June 1, 2015

Whistleblowers: What Should You Do Now With Your Agreements?

Parsing through the dozens of memos about the SEC’s recent KBR action, law firms seem to vary about what you should be doing now with your agreements. The positions fall into one of these three camps: (a) KBR settlement language is sufficient; (b) KBR settlement language is overly broad; or (c) not sure at all what is sufficient. The SEC’s Enforcement Division seems to still be looking at – and asking – for agreements to review – but I believe that will settle down soon enough. I’ve just calendared a September webcast that includes the SEC’s Chief of the Whistleblower Office Sean McKessy to help us sort through these choices (and more).

Meanwhile, here’s an excerpt from this WSJ article entitled “Whistleblowers Find SEC Rewards Slow and Scarce”:

The SEC program pays out based on sanctions that have been collected, rather than the amounts imposed by a judge that are up to the agency to recover. That can leave whistleblowers with nothing to show for their efforts if the money has vanished in the fraud or if the perpetrator has fled beyond U.S. jurisdiction. So far, more than 10,000 tips have been submitted to the SEC whistleblower program, about 300 people have applied for awards and 17 payouts have been made, according to SEC data. An SEC spokeswoman declined to say how much money has been collected for any of the 658 enforcement actions the agency’s website lists as being potentially eligible for awards. She also declined to say how many, if any, of the pending award claims relate to cases in which no bounty is available, even if the claim is approved.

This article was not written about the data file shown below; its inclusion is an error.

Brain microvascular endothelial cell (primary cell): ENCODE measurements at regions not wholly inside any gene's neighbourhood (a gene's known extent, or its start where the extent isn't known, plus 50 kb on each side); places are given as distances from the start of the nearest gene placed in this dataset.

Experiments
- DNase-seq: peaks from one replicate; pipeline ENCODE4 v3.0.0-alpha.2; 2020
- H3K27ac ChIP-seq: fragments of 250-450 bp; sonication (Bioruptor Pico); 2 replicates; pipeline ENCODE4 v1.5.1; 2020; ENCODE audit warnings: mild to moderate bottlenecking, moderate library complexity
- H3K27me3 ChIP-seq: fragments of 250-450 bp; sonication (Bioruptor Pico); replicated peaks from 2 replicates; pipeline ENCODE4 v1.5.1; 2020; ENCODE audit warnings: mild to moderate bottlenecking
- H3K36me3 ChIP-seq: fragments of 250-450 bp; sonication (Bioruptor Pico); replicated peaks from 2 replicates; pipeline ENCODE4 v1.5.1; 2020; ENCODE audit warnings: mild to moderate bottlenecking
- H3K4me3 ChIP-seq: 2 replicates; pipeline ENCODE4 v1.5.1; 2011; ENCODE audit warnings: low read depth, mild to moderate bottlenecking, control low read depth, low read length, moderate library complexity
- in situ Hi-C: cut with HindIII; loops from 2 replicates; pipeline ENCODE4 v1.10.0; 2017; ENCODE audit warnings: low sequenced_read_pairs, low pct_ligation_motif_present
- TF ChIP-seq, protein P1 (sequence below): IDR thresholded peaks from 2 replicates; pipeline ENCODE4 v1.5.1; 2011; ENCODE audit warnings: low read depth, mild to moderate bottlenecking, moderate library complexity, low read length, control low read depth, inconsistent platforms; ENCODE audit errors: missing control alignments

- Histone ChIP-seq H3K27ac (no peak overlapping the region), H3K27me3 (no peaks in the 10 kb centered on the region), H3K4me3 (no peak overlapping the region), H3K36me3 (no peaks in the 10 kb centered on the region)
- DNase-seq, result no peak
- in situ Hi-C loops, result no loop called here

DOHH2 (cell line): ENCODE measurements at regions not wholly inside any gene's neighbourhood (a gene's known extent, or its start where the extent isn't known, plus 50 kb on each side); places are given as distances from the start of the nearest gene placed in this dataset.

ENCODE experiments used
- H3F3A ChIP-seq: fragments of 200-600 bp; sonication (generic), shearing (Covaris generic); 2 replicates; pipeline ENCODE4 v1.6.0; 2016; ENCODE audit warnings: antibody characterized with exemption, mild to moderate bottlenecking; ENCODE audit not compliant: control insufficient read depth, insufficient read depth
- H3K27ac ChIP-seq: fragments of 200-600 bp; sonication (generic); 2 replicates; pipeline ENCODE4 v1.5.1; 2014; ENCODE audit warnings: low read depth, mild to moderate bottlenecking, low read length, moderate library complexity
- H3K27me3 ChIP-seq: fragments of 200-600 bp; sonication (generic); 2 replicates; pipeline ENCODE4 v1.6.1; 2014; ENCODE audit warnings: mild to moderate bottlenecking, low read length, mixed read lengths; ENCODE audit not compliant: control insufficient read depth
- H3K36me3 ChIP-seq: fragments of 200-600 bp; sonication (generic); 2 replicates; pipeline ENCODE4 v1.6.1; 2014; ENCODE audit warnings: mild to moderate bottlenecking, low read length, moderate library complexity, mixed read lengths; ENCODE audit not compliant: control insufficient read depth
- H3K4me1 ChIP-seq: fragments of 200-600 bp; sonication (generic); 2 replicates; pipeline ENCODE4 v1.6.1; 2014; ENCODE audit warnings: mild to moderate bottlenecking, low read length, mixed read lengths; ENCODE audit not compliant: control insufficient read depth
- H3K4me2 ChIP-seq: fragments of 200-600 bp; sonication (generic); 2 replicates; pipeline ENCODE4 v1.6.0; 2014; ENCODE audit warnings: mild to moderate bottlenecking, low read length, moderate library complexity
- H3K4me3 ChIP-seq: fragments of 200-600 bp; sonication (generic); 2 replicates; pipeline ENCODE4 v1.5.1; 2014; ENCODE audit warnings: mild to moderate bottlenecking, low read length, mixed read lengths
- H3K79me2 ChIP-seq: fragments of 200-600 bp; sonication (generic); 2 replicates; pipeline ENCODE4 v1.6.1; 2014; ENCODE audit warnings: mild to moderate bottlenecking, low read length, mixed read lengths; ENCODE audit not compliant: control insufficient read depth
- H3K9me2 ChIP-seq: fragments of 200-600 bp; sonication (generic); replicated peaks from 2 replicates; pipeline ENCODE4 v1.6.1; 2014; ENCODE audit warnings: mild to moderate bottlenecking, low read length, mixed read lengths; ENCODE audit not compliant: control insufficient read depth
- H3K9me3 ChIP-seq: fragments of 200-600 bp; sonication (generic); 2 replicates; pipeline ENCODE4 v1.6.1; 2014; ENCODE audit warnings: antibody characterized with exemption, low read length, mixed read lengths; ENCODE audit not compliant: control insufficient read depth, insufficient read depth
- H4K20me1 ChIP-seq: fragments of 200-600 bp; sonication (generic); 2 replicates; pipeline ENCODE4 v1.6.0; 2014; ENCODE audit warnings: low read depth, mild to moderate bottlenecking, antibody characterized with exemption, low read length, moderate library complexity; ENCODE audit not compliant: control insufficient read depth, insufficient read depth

Montana Joins Massachusetts in Regulation A+ Challenge

As I added late to last week’s blog, Montana has joined Massachusetts in suing the SEC over Regulation A+. Here’s the Montana scheduling order – the Montana & Massachusetts cases have been consolidated by the US Court of Appeals for DC…

Tomorrow’s Webcast: “Escheatment Soup to Nuts: Handling Unclaimed Property Audits & More”

Even though contingent fee audits in the escheatment area have been around for some years now, companies continue to be shocked when they find themselves subject to one. Tune in tomorrow for the webcast – “Escheatment Soup to Nuts: Handling Unclaimed Property Audits & More” – to hear Reed Smith’s Diane Green-Kelly, Keane’s Valerie Jundt and Exelon’s Scott Peters cover everything you need to know about escheatment, from the basics to handling the growing number of unclaimed property audits.

Cleary Gottlieb just created this chart with the status of the SEC’s Dodd-Frank rulemakings fyi

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– Broc Romanek